In an extensive multicenter study done by Cole et al. from 1999 to 2000, the newborns with gestational ages of <33 weeks, who were under mechanical ventilation, received daily doses of beclomethasone inhaler from 3 days to 14 days from birth, even if they were detached from the mechanical ventilation. Although the study results indicated a decrease in the need for supplementary oxygen at 28 days from birth in the interventional group (123 newborns) compared to the control group (130 newborns), however, this decrease was not statistically significant.
In another study done by Jónsson et al., thirty newborns with gestational ages of 23–29 weeks, who ventilated invasively by nCPAP at 7 days from birth, received budesonide inhaler by jet nebulizer for 14 consecutive days. At 36 weeks of PMA, 61% of the newborns in the interventional group still relied on oxygen supplement while the oxygen supplement dependency was observed in 79% of the newborns in control group, yet this difference was not statistically significant.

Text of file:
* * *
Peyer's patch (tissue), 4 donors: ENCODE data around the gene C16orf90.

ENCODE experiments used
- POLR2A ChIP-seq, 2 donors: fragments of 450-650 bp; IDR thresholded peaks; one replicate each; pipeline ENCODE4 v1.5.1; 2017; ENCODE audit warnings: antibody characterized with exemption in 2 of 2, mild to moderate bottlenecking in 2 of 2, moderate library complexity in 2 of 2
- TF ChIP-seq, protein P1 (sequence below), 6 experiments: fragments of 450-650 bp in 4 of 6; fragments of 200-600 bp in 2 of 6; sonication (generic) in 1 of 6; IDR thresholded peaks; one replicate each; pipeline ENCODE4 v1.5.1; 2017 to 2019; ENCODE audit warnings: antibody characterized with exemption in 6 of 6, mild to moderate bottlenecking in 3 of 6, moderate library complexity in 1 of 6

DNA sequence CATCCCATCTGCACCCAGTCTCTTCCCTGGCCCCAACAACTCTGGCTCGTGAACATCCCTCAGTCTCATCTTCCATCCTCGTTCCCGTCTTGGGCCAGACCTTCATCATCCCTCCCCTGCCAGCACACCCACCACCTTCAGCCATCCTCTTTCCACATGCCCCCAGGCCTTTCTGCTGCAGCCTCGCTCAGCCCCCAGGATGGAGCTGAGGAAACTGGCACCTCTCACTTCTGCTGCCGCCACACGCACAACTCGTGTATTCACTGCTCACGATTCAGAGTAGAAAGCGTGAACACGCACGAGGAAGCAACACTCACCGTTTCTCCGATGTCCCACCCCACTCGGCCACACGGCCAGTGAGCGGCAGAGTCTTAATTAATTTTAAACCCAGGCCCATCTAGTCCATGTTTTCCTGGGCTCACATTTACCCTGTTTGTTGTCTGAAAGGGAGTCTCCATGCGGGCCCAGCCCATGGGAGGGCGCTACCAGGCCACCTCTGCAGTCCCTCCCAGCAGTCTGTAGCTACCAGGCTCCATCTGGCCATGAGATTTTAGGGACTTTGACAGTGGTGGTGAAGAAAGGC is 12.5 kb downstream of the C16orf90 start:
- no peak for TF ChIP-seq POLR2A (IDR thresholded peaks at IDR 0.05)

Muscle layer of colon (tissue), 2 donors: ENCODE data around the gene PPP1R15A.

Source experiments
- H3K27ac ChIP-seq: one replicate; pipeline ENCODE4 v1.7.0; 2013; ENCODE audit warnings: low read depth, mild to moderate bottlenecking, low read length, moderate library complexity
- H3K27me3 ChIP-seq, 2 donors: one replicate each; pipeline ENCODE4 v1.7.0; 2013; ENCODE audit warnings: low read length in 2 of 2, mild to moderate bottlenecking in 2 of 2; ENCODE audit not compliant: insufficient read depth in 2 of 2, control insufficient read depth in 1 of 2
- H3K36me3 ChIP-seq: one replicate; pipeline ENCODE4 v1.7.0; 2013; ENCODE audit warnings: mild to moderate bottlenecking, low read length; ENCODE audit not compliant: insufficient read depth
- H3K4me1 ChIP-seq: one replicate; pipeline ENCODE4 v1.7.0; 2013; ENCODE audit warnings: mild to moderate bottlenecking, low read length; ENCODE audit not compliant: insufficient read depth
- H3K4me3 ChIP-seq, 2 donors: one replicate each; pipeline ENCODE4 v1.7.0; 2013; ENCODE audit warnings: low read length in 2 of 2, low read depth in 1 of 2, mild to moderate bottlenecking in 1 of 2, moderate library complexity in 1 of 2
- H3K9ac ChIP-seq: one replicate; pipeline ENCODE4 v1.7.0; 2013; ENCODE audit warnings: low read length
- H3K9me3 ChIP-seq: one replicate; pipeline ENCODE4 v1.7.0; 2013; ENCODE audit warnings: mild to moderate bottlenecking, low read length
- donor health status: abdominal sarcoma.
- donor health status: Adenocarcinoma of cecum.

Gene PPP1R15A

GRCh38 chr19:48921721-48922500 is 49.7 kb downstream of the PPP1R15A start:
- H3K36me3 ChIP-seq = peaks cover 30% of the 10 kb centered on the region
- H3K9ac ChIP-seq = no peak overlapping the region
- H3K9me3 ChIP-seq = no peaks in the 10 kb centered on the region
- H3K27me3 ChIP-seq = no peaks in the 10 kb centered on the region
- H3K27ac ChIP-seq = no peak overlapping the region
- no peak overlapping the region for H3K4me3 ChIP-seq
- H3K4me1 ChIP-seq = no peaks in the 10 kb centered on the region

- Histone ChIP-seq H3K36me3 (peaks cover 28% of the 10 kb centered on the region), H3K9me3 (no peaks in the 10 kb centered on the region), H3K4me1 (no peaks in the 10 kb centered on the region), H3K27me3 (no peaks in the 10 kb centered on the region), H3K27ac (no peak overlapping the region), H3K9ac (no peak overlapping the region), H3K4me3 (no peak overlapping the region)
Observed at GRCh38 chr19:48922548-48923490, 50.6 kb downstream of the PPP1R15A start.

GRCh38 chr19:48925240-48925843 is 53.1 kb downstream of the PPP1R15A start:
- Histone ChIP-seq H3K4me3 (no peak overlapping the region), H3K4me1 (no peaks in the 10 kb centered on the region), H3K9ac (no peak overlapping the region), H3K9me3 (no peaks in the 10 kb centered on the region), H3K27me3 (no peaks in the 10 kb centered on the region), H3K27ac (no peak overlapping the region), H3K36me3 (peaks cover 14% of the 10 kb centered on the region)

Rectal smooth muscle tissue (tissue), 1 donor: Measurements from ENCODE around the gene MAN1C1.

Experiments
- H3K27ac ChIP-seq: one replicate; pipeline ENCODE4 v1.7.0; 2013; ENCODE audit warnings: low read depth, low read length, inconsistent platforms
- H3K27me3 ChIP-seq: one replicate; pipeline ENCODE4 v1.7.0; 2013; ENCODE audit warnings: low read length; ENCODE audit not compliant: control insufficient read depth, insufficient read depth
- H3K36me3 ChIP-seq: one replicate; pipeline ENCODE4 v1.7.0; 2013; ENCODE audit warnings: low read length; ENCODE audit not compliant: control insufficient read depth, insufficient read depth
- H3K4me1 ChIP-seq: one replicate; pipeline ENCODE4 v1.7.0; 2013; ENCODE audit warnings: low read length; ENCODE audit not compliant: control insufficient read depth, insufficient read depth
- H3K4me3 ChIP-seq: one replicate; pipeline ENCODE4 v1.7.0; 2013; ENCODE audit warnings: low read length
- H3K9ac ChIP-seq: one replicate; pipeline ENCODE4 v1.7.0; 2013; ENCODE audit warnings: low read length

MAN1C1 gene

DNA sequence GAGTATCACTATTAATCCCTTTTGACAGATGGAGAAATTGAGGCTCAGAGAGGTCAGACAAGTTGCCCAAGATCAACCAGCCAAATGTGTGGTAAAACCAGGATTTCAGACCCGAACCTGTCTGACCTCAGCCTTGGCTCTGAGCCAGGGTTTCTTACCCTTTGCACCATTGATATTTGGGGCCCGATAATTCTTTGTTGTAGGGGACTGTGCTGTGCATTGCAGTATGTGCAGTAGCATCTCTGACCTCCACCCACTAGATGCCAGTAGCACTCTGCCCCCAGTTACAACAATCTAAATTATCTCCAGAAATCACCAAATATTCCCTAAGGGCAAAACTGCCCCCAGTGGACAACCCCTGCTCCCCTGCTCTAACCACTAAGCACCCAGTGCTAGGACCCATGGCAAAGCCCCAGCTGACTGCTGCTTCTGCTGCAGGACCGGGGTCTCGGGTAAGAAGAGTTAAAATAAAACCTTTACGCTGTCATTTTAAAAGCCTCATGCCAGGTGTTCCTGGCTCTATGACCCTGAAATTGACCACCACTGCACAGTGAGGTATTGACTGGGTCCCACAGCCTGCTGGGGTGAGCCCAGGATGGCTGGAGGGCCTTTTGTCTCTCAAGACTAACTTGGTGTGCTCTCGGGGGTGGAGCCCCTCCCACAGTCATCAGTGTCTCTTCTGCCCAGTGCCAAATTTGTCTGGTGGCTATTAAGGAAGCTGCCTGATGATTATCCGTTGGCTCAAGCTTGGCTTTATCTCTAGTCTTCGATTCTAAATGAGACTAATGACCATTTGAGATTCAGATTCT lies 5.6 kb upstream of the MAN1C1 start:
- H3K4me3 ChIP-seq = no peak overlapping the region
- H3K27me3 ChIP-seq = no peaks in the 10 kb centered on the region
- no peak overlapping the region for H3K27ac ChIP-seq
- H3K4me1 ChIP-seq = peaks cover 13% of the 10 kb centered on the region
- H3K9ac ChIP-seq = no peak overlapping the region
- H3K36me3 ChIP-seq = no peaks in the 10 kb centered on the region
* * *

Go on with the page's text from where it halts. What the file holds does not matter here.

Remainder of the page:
With the goal of preventing BPD spread, Jangaard et al. studied the newborns weighing <1250 g who were under mechanical ventilation due to RDS; in the mentioned study, thirty newborns received beclomethasone inhaler as metered dose inhaler from 3 days from birth, and the target accumulative dose of 0.2 mg/kg was set. At 28 days from birth, the results revealed a 33% dependence on supplementary oxygen among the newborns in the interventional group compared to 36% in the control group.
| Conclusions|| |
The current study showed a slight decrease in the prevalence of BPD in the study participants. Nevertheless, this decrease, just like the results of the studies done by Cole, Jonsson, and Jangaard, was not statistically significant. However, as Ventro and Soll reported no side effects for systematic corticosteroids, the conduction of such studies on a larger scale seems plausible. In the current study, the newborns who received two administrations of surfactant revealed a significant decrease in the interventional group; the point which can be considered as a focus for further studies in this regard.